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“Their criminal list is much tougher than our criminal list,” the president said of China. “Their criminal list, the drug dealer gets a thing called the death penalty! Our criminal list, a drug dealer gets a thing called, ‘How about a fine!'”

4.) Trump rips his fellow Republicans for not building the wall during his first two years in office. The president seemed to take a veiled shot at former House Speaker Paul Ryan, who for two years did not fight to fund the president’s wall.

“We have a little disappointment for the first year and a half,” he said. “People that should have stepped up didn’t step up. They didn’t step up and they should have. It would’ve been easy.”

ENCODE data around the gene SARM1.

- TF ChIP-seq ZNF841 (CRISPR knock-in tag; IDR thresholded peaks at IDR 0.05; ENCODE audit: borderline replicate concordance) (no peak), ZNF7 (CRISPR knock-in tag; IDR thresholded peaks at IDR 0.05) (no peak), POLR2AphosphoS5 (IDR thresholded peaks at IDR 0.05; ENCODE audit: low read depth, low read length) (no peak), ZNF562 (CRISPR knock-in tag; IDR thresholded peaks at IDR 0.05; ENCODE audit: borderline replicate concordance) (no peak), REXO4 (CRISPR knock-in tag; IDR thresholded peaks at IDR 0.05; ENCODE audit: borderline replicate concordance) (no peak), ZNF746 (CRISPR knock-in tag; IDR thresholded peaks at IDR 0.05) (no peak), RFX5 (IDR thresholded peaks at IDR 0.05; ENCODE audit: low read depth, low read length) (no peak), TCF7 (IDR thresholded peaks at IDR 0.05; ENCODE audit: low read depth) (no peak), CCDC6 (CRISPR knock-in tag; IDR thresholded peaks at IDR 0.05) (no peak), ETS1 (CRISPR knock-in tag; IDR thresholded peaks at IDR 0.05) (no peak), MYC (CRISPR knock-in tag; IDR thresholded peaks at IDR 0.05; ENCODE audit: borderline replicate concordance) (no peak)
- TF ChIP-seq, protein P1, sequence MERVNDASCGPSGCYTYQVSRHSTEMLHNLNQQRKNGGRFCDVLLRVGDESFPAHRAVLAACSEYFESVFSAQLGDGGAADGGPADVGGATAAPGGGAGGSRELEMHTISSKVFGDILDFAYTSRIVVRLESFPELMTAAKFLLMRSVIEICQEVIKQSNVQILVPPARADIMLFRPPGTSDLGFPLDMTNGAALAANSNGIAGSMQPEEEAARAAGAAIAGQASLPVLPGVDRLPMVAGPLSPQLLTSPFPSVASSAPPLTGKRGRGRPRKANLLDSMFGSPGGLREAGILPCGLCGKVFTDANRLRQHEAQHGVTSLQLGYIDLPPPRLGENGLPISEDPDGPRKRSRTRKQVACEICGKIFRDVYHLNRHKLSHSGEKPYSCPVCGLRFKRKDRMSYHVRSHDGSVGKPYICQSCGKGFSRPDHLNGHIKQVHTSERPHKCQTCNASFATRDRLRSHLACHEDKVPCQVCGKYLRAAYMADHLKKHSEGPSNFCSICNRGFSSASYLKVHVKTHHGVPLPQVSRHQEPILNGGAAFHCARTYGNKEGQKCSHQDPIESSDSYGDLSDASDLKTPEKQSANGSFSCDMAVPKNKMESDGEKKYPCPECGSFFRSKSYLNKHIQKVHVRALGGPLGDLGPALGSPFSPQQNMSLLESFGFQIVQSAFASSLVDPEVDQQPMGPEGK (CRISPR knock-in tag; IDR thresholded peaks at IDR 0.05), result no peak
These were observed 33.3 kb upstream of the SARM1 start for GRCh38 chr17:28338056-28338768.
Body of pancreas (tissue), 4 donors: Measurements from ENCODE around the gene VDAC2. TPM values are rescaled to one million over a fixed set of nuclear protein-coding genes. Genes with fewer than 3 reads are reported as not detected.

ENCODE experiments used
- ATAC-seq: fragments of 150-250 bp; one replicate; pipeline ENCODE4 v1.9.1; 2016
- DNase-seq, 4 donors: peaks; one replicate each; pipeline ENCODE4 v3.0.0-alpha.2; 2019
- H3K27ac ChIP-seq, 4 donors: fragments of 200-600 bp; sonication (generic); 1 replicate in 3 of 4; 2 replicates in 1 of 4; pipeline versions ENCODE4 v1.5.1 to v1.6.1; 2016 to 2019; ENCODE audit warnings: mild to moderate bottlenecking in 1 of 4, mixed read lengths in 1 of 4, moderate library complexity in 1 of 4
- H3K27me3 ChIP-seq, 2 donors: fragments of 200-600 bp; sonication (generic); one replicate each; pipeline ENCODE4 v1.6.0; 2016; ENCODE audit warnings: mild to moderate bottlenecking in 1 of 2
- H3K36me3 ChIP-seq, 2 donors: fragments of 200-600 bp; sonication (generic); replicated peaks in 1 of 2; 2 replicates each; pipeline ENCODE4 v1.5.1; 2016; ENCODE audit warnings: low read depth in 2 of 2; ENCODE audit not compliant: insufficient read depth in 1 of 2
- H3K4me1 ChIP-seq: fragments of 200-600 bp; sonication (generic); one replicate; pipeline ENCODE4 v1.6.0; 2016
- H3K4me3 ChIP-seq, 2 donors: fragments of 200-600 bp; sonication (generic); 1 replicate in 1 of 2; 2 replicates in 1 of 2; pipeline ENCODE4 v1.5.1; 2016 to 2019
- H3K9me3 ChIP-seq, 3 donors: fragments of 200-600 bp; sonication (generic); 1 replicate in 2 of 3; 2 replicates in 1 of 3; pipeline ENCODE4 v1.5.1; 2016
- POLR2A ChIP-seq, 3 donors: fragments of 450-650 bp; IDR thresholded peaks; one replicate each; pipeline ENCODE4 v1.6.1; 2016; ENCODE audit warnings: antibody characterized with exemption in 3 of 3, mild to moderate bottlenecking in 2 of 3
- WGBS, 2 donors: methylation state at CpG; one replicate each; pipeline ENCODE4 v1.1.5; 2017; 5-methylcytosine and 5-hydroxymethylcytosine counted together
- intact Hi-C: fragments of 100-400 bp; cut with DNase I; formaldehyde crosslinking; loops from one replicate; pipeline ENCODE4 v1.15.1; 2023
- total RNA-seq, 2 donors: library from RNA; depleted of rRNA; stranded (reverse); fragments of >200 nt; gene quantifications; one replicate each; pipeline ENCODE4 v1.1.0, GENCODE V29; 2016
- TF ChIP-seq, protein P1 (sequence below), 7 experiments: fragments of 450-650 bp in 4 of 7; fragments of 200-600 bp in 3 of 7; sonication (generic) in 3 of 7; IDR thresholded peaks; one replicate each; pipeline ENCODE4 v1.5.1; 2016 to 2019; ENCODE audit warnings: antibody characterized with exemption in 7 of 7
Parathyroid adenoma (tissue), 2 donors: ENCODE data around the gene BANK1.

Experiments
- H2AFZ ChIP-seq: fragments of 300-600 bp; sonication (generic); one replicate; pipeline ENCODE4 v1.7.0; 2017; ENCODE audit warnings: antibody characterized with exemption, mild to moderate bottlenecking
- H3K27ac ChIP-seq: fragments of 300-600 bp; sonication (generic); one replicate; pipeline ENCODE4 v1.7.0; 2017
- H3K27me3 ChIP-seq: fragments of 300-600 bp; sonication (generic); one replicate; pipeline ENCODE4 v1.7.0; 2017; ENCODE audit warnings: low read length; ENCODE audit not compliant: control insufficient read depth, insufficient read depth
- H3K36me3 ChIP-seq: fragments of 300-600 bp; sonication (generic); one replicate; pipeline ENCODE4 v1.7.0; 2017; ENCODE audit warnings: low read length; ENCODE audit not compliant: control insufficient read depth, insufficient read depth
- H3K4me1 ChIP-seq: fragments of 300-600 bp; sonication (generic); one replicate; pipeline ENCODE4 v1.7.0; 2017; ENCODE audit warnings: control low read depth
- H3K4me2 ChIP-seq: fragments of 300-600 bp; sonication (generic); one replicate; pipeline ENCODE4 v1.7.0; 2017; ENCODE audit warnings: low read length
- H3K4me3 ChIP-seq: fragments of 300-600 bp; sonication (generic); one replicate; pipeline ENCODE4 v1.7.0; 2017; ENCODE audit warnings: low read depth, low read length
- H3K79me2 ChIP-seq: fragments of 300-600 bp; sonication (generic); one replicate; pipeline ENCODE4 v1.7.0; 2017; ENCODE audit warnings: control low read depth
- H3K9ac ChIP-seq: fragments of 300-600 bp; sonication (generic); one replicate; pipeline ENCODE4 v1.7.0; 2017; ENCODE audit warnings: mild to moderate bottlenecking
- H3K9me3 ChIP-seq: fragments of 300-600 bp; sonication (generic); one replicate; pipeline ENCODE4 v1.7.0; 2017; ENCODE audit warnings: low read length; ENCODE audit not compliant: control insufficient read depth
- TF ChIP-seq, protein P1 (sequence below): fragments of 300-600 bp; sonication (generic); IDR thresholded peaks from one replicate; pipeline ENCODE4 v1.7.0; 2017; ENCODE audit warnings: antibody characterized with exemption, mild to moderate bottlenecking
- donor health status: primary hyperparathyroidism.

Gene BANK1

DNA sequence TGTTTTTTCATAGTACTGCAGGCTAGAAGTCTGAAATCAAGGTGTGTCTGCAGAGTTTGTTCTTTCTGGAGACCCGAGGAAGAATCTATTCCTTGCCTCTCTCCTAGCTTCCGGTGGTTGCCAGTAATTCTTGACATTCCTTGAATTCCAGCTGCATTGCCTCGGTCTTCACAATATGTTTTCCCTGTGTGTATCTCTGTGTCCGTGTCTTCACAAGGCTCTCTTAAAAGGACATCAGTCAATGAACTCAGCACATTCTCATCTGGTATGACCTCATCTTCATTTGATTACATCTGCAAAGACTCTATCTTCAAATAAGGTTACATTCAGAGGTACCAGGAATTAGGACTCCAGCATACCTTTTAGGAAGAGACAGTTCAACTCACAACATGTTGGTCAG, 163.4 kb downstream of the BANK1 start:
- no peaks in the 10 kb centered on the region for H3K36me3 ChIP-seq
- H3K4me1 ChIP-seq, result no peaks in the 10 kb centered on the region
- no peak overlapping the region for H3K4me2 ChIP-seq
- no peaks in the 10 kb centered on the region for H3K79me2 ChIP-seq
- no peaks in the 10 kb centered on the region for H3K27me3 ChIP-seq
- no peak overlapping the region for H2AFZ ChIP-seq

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5.) Trump admits that his emergency order will likely go down in flames in U.S. courts.

“We will have a national emergency,” Trump said, before adding, “and we will then be sued, and they will sue us in the Ninth Circuit, even though it shouldn’t be there, and we will possibly get a bad ruling, we’ll get another bad ruling, then we’ll end up in the Supreme Court, then hopefully we’ll get a fair shake, and we’ll win in the Supreme Court.”

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6.) Trump rambles about right-wing talk show hosts who say nice things about him. The president gave a special shout out to the conservative pundits who pushed him to shut down the federal government, and he even praised Rush Limbaugh for having the stamina to talk on the radio for three straight hours.